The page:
Blueberries are native across North America and it seems like in as many regions as they grown, there are at least as many questions about what happens to honey bees when they pollinate this major cash crop.
Beekeepers weigh concerns about European foulbrood and fungicides and consider if the pollination fees are worth the potential for damage to their colonies. In some growing regions in Canada the government is helping boost rental fees because there aren’t enough colonies to meet demand.(1)
To provide answers for beekeepers over the years, Project Apis m. has funded several research projects with scientists studying the subject-beginning as long ago as 2008!(2)
Welcome, Sara and Stetcyn!
The PAmily is growing with the addition of two new team members to the ‘field force’: Sara Brown and Stetcyn Maldonado.
If you couldn't be there, or missed a talk at the recent American Beekeeping Federation conference in Jacksonville, FL, we got you!
PAm was proud to sponsor the first ever virtual option for ABF, and the recorded general session talks are now available on our YouTube channel, and listed below.
Livestreaming the ABF Conference!
We hope to see you soon at bee meetings, but if you can't travel don't miss out! PAm is excited to sponsor the first ever virtual option to attend the American Beekeeping Federation Conference in January. Register to watch a live stream of the Keynotes and General Session stage January 3-7. There will also be access to recordings afterward.
Healthy Hives, an initiative dedicated to identifying tangible solutions to improve honey bee colony health in the U.S. Launched in 2015 with an initial $1 million grant from Bayer, and an additional $500,000 provided in 2020, Healthy Hives has funded beekeeper-driven projects and research at a wide range of academic institutions around the world. Projects are aimed at finding ways commercial beekeeping operations can improve production and efficiency while reducing costs.
From Graduate Student to Research Scientist: My Scientific Journey Working Alongside PAm.
My academic path to graduate school was not as straight forward as most of my peers. In fact, I wouldn’t be where I am today if it wasn’t for some key people that believed in my potential and invested in my career. I was born in Northeast Brazil and lived in my hometown until I graduated from college. During my final year of undergrad, I applied for an agriculture internship in Minnesota, U.S.A, where I met my PhD advisor. Dr. Marla Spivak was the first person to believe in me as a honey bee scientist.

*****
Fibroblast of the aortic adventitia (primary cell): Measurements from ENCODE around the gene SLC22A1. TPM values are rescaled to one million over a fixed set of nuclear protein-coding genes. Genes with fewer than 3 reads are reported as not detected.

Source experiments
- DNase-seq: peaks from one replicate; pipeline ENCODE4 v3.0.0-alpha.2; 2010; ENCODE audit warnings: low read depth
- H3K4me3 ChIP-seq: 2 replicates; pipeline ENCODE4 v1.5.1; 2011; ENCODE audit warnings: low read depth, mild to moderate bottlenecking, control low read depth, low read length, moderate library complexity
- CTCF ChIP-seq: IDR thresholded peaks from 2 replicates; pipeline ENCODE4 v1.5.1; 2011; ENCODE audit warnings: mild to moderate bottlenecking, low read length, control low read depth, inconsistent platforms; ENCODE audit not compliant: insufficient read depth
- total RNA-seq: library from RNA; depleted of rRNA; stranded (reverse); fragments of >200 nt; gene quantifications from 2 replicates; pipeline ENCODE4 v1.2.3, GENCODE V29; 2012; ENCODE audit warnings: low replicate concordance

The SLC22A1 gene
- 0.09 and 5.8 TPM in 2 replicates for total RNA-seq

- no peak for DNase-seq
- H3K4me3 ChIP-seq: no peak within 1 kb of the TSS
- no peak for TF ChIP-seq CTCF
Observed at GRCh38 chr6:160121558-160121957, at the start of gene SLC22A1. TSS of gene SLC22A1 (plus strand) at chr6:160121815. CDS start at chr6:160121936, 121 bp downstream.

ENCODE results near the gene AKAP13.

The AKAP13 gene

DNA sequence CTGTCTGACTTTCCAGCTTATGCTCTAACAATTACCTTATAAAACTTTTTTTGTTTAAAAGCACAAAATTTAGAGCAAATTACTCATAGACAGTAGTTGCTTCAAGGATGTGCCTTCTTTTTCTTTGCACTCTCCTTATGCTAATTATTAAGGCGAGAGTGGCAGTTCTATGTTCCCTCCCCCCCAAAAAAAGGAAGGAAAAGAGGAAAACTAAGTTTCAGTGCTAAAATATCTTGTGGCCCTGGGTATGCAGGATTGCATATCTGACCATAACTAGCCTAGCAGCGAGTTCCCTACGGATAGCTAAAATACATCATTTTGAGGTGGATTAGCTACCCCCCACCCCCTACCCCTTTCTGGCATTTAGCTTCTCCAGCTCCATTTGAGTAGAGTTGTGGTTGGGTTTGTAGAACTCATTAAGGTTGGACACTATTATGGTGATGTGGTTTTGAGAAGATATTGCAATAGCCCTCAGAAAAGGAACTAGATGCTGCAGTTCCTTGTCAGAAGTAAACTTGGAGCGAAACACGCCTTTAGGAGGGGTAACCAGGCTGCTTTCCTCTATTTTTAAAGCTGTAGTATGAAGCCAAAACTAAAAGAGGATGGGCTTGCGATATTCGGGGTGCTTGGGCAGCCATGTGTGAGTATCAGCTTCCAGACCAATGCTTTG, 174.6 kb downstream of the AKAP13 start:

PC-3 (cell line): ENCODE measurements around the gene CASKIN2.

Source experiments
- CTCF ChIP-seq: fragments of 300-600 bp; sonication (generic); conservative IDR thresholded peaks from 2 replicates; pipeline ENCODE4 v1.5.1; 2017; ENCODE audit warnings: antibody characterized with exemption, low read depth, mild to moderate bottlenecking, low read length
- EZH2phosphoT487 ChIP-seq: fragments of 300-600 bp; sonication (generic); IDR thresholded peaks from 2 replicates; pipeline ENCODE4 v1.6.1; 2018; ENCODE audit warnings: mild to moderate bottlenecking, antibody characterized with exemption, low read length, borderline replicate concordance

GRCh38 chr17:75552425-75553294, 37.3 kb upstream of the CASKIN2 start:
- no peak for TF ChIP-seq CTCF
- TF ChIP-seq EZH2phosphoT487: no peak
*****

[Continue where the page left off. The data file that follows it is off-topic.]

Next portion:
Live Event on Inside The Hive TV!
Don't miss our live event this week!
Project Apis m. has partnered with Inside the Hive TV to bring live interviews and videos featuring PAm-funded researchers to you!
Join us at 7:00PM (EST) on December 8th for a discussion with Dr. Steve Pernal (Agriculture and Agri-Food Canada), and Dr. Erika Plettner (Simon Frasier University) who will be talking about a new varraocidal compound they have been working on.
Register for the event here:
2022 Indoor Storage Conference
You're invited! Join us for a virtual conference all about the indoor storage of bees on December 14th and 15th.
You will hear about new research on industry trends from WSU researchers: Dr. Brandon Hopkins and Dr. Kirti Rajagopalan, USDA researcher Dr. Gloria DeGrandi-Hoffman, and UC Davis researcher, Dr. Brittney Goodrich.
There will also be a virtual tour of the Ashurst Bee Company indoor storage facility, and a live panel session each day with beekeepers and researchers.
The conference schedule and registration information can be found here:
This event is free to attend and will be recorded and shared at a later date. Share this event with friends!
“Anyone who thinks their work is too small to make a difference, has never met the honey bee.” I love that quote, adapted from the Dalai Lama (1). Determined and durable like our namesake, Project Apis m. is celebrating a milestone so impressive that our founders would have never dreamed: PAm celebrates funding $10M in honey bee research!
$10M is impressive, and those dollars started with beekeepers and grower’s own donations- which were- and still are- a critical vote of confidence. When PAm approaches sponsors, our support from commercial beekeepers and beekeeping clubs shows our connection to the industry. Focus and solution-oriented work continues to attract funds from partners and corporations who want sustainable supply chains and resource management, and brands who know consumers care about giving back to bees. It’s you, our supporters, who made such successful fundraising possible.
By: National Honey Board
The National Honey Board is excited to celebrate Project Apis m. surpassing its milestone goal of raising $10 million to fund research to improve honey bee health. As an organization that is focused on providing resources to those whose lives directly depend on the bees, Project Apis m. has spent the last 16 years bringing together farmers, researchers, and government agencies to achieve their mission of sustainability within the beekeeping and agricultural industry.
Each year, National Honey Board designates 5 percent of its annual revenue to production research, and that money is managed by Project Apis m. To date, NHB has funded more than $3 million in research studies.
“Project Apis m. has been a great partner to the National Honey Board. Their expert advice and deep understanding of the science behind bee health has been invaluable in advising our board on how to best utilize our funds for research that is practical and applicable immediately for beekeepers.” -Margaret Lombard, CEO, National Honey Board
donate with check to:
Project Apis m.
PO Box 26793
Salt Lake City, UT 84126